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Capital Gains Tax and Credit Shelter Trusts

By Howard C. Stross
January 24, 2014

Capital gains tax is assessed on the profit, or gains, when an asset is sold. Capital gains tax is based on the difference between an asset’s basis, which is usually the purchase price, and its sales price.

For example, Bill and Mary buy a rental home for $50,000. Twenty years later, they sell the home for $200,000. Their basis is $50,000. They will pay capital gains tax on the $150,000 gain. The capital gains tax rate they will pay depends on their taxable income.

Capital Gains Tax Rates

Generally, for most taxpayers the rate for capital gains tax is 15%. However, if your taxable income is in the 39.6% tax bracket ($400,000 for single and $450,000 for married filing jointly), your capital gains tax rate is 20%. Also, for taxpayers in the 10% or 15% tax bracket, their capital gains tax rate is 0%.

What is a Stepped-Up Basis?

Typically, an asset’s basis is the purchase price. However, beneficiaries receive a stepped-up basis. Instead of the basis being based on the purchase price, the basis is the value of the asset at the death of death.

Changing our scenario, instead of selling the rental home, Bill passes away and Mary inherits the home. Then Mary passes away and leaves the home to their daughter. Their daughter’s basis is not the $50,000 purchase price. Instead, her basis is the value of the property on the date of Mary’s death. If it is worth $200,000 on Mary’s death and her daughter sells the property for $200,000, she doesn’t pay capital gains tax.

Warning: if you gift an asset to your child when you are still alive, there is no stepped-up basis. In that case, your child will have the same basis you have.

Capital Gains Taxes and Credit Shelter Trusts

Currently, one objection to credit shelter trust planning is the possibility of additional capital gains taxes on the surviving spouse’s death.

Let’s say when Bill passes away, the home is worth $180,000. He leaves Mary the home in a credit shelter trust. Then when Mary passes away, the home is worth $200,000. Depending on how the credit shelter trust is drafted, the daughter’s basis would be $180,000 (the value at Bill’s death) and there would be no stepped-up basis on the second death because the credit shelter trust assets avoid estate tax on Mary’s death.

Capital gains tax rates have been lower than federal estate tax rates, so planners have assumed that it would be preferable to avoid federal estate taxes even when there is capital gains tax exposure. Now that the unified credit is $5,340,000, planners assume that many families will not need estate tax avoidance strategies and that exposure to capital gains tax is too great a price to pay.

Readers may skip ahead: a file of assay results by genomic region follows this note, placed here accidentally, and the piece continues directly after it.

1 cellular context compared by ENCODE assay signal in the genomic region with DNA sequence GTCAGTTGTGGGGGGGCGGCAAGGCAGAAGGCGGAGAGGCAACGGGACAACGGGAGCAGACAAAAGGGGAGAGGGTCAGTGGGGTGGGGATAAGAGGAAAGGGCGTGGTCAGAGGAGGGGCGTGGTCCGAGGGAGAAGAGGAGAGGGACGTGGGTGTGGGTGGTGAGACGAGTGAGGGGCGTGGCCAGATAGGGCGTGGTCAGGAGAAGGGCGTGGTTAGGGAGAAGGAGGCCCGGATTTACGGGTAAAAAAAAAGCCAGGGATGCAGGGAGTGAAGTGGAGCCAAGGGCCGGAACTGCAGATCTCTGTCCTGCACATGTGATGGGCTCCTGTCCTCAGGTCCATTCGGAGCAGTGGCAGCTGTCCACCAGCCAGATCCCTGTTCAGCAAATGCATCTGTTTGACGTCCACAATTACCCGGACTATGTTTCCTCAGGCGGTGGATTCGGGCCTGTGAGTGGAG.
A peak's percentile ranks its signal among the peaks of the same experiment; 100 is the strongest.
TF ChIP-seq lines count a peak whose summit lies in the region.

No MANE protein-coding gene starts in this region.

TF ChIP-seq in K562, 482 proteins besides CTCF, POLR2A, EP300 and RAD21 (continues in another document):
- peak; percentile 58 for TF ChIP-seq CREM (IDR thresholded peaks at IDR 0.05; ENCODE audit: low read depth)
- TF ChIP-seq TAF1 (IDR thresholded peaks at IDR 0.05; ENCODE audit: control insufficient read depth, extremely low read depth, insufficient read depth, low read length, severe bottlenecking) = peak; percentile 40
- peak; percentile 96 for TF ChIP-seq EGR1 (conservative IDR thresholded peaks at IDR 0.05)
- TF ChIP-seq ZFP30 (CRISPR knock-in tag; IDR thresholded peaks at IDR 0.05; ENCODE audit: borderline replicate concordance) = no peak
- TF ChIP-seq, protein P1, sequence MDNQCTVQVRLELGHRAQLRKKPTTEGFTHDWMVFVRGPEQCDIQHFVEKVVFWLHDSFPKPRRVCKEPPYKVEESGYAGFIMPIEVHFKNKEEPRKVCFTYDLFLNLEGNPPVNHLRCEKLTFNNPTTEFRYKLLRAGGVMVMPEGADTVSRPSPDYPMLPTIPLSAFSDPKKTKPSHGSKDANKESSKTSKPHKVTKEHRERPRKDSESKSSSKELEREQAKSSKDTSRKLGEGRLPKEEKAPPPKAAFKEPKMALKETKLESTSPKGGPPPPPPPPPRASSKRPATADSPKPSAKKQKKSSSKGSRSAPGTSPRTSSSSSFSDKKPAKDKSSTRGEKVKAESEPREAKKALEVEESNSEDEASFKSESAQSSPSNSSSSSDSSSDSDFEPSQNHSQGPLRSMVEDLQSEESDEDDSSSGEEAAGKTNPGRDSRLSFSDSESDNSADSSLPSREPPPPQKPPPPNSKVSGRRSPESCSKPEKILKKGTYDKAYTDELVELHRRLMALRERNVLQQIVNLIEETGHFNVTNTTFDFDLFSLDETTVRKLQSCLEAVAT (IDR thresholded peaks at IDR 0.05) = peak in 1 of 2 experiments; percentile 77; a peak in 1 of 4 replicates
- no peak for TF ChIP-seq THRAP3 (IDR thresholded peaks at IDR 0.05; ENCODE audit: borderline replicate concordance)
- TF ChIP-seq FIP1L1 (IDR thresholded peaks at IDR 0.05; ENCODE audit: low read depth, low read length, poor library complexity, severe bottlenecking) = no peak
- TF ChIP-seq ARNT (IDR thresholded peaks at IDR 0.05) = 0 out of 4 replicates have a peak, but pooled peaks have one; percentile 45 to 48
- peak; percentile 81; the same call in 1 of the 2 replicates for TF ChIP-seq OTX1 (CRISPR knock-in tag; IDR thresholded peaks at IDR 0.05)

Must married folks doing estate planning choose between federal estate taxes or capital gains tax? The answer is NO!

A credit shelter trust can be structured to minimize estate tax if there is estate tax exposure at the surviving spouse’s death or to maximize the basis step-up, thereby minimizing capital gains tax after the second death.

This can be done by giving the surviving spouse a general power of appointment over an amount of trust property that would not trigger federal estate tax. Powers of appointment are a way to allow a trust beneficiary to direct where a trust goes after their death. If a beneficiary has a general power, the trust is included in the beneficiary’s estate. In this case, the general power is conditional because the surviving spouse only has it if there is no estate tax exposure.

This is the third article in a series about credit shelter trusts. The first blog of this series presented three reasons clients may want a credit shelter trust that don’t have anything to do with federal estate taxes. The second blog evaluated the pros and cons of three options for how married clients can leave their estate to their spouse.

Hopefully you can see now that credit shelter trust planning is alive and well and is an important tool.

This article is for general information and not intended to provide tax, accounting or legal advice. Would you like to know more about how powers of appointment can be used in trusts to create flexibility for the unknowable future? Call us at 813-852-6500 to schedule a free 30-minute consultation with an estate planning lawyer.

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